This information is part of a larger research project that became a Master’s thesis for the completion of a degree in Conservation Ecology & Sustainable Development. This page will assist in meeting goals of stakeholder education, outreach and communication by addressing questions and issues surrounding bacteria TMDL implementation in Georgia.
What does Section 303(d) of the Clean Water Act require?
Through Section 303(d) of the Clean Water Act, states are required to set water quality standards for streams, rivers, and water bodies. Total maximum daily loads (TMDLs) of pollutants are assessed for waters not meeting water quality standards. Water quality standards and TMDLs are set by the State of Georgia’s Environmental Protection Division. If a water body does not support or only partially supports its designated use (drinking, recreation, fishing, wild and scenic, or coastal fishing) by violating water quality standards set for each use, it is considered “impaired” and a TMDL must be allocated for each impairment or pollutant.
What is a TMDL?
A TMDL is a calculation of the maximum amount of a particular pollutant that a water body can assimilate daily while meeting water quality standards. Once the TMDL is set, the local government, or other third party entity, must produce and follow an implementation plan so that TMDLs are not exceeded. As a requirement of Section 303(d), streams should be ultimately “de-listed” by meeting the water quality standard for its designated use.
Why focus on bacteria TMDLs?
Of the over 800 water bodies in Georgia that require TMDLs, Fecal coliform (FC) bacteria from the intestinal tracts of vertebrate animals are the most prevalent impairment or pollutant.
FC bacteria are found in both urban and rural settings and pathogenic forms pose a great risk to the health of our population and to the expense of water treatment for our communities. However, FC can be effectively managed by the implementation of control strategies such as structural and non-structural best management practices (BMPs). By focusing on TMDL implementation strategies, I hope to provide a useful product to the Georgia communities faced with the difficulties of bacteria TMDL implementation.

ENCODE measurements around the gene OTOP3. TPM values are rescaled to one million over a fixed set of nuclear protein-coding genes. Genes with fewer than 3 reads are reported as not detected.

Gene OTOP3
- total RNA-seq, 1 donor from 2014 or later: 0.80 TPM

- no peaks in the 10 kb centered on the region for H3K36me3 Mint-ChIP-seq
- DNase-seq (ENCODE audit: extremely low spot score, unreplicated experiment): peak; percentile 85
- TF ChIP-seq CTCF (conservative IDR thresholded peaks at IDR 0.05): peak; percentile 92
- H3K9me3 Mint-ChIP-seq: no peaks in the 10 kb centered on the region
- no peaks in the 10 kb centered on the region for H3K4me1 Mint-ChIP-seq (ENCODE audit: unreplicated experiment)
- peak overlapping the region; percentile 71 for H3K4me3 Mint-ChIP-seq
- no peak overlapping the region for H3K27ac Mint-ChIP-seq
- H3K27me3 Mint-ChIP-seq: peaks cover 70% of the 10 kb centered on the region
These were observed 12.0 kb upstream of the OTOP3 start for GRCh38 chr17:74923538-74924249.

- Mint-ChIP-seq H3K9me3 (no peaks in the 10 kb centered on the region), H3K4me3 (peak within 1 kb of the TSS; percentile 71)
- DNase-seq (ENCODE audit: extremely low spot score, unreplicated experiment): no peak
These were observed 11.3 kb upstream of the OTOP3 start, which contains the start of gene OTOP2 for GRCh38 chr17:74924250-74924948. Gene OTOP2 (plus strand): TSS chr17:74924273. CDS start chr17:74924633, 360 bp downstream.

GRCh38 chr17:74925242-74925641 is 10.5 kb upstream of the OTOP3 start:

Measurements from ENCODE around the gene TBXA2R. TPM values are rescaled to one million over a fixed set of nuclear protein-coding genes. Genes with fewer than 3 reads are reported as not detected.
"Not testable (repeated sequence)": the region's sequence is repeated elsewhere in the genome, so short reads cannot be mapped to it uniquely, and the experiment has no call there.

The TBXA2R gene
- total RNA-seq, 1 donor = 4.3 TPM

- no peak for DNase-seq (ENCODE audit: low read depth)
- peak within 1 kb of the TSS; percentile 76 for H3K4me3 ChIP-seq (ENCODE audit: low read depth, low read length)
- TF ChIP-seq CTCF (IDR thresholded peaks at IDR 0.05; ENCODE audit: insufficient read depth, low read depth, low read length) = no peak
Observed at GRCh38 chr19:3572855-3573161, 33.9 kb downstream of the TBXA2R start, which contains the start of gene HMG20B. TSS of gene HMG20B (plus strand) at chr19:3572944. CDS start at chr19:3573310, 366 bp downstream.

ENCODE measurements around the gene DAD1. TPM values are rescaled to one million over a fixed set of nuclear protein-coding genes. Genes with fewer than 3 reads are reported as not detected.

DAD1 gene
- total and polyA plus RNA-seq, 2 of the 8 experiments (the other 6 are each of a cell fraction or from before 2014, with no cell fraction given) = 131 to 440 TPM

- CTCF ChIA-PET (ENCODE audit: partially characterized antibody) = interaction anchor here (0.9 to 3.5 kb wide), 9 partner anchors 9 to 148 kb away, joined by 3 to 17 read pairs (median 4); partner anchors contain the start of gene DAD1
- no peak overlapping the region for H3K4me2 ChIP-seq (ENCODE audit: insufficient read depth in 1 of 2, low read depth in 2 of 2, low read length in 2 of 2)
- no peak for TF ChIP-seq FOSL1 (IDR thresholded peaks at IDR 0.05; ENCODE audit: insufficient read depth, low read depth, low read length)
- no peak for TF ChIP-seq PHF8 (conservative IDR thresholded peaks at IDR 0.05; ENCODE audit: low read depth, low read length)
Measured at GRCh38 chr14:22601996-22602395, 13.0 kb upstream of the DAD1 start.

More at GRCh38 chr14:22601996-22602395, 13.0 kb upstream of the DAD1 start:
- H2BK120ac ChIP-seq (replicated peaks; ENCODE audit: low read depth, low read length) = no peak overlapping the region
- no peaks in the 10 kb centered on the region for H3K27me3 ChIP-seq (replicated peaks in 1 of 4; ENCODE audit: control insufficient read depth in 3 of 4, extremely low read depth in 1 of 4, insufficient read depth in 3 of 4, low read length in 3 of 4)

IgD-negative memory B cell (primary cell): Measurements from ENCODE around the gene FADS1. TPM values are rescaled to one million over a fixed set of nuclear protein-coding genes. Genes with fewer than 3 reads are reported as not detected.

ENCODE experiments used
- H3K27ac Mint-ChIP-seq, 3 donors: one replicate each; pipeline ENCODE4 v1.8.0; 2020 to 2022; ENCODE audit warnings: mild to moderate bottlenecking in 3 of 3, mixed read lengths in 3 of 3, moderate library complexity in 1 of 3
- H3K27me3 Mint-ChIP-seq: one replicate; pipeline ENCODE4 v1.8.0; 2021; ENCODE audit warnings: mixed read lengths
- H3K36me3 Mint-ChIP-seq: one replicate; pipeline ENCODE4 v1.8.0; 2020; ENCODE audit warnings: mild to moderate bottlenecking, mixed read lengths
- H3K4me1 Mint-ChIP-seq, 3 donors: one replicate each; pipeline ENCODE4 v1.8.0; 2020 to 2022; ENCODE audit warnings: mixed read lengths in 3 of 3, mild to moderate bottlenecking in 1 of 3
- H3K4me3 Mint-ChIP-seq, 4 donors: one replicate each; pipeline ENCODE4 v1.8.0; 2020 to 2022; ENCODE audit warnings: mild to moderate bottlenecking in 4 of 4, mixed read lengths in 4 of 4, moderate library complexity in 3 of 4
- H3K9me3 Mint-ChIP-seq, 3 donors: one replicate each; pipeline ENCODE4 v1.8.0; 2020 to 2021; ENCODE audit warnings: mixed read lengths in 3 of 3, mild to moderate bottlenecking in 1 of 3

What is this project doing to assist with TMDL implementation in GA?
Our neighboring states, and others across the Nation, are dealing with these same issues of meeting Federal clean water requirements with little funding and support available. Rather than “reinvent the wheel,” why don’t we learn from each others’ successes and failures? Not only will sharing information assist both parties improve their own state program, but will also prepare us for eventual cross-state TMDL implementation plans. Due to the nature of surface waters, one state’s actions will affect neighbors downstream and so on. If we can collaborate on these issues, we can conserve both time and resources while meeting mutual goals of water quality improvement. Therefore, I asked the question: what are other states in the Southeast doing about bacteria TMDL implementation?
What is contained in the thesis document?
The objective of this thesis is to provide stakeholders in Georgia with a synthesis of bacteria TMDL control strategies and implementation programs that have proven successful in states of the Southeastern Piedmont: Alabama, North Carolina, South Carolina and Virginia. This study augments the research and recommendations already being compiled and distributed by the bacteria TMDL Technical Advisory Group (TAG) and other stakeholder groups in Georgia.
Rebecca (Becca) Haynes
Watershed Outreach Coordinator
South Carolina Department of Health & Environmental Control
Bureau of Water, Division of Water Quality
2600 Bull St.
Columbia, SC 29201